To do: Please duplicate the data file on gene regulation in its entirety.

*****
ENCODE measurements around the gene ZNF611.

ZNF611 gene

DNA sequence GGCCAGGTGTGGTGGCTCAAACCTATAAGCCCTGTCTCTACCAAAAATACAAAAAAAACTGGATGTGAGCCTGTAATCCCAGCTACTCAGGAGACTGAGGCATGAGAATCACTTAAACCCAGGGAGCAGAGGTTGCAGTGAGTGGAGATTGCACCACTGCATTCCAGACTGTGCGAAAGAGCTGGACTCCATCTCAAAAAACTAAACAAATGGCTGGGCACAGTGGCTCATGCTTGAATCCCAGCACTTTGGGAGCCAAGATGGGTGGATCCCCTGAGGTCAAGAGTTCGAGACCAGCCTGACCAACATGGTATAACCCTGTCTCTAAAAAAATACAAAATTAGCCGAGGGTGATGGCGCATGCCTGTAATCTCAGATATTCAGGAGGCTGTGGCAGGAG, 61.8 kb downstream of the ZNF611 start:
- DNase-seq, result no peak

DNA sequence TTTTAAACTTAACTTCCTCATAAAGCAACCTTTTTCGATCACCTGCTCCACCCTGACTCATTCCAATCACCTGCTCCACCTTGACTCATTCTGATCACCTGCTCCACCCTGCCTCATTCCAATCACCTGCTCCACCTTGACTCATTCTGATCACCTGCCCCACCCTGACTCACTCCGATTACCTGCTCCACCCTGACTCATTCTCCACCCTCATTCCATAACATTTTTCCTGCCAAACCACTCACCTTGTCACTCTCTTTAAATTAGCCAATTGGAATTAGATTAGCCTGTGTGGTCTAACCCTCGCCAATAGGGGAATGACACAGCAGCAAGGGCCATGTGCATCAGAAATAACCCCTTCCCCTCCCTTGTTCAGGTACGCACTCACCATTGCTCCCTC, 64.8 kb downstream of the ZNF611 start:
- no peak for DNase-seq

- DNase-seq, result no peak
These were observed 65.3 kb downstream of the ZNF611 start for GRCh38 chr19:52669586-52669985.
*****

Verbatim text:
ENCODE measurements around the gene ZNF611.

ZNF611 gene

DNA sequence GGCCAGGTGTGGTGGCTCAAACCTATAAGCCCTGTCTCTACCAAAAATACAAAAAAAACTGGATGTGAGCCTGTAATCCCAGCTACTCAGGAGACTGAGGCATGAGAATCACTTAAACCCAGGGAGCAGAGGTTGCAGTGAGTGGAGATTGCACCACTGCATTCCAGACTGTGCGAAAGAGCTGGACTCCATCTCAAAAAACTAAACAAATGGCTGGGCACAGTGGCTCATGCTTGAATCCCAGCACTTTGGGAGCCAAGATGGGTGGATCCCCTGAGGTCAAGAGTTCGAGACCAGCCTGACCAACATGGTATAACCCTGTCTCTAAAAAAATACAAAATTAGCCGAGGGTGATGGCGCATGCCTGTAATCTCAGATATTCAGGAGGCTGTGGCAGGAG, 61.8 kb downstream of the ZNF611 start:
- DNase-seq, result no peak

DNA sequence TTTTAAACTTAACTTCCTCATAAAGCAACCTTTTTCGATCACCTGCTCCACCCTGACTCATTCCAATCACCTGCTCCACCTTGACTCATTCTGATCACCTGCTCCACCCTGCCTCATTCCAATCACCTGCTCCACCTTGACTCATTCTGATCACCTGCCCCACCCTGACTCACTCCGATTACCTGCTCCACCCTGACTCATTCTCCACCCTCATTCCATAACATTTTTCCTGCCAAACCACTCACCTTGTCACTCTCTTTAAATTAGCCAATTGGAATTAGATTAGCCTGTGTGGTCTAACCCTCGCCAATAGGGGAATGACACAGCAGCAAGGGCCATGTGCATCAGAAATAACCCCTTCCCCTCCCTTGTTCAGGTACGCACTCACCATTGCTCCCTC, 64.8 kb downstream of the ZNF611 start:
- no peak for DNase-seq

- DNase-seq, result no peak
These were observed 65.3 kb downstream of the ZNF611 start for GRCh38 chr19:52669586-52669985.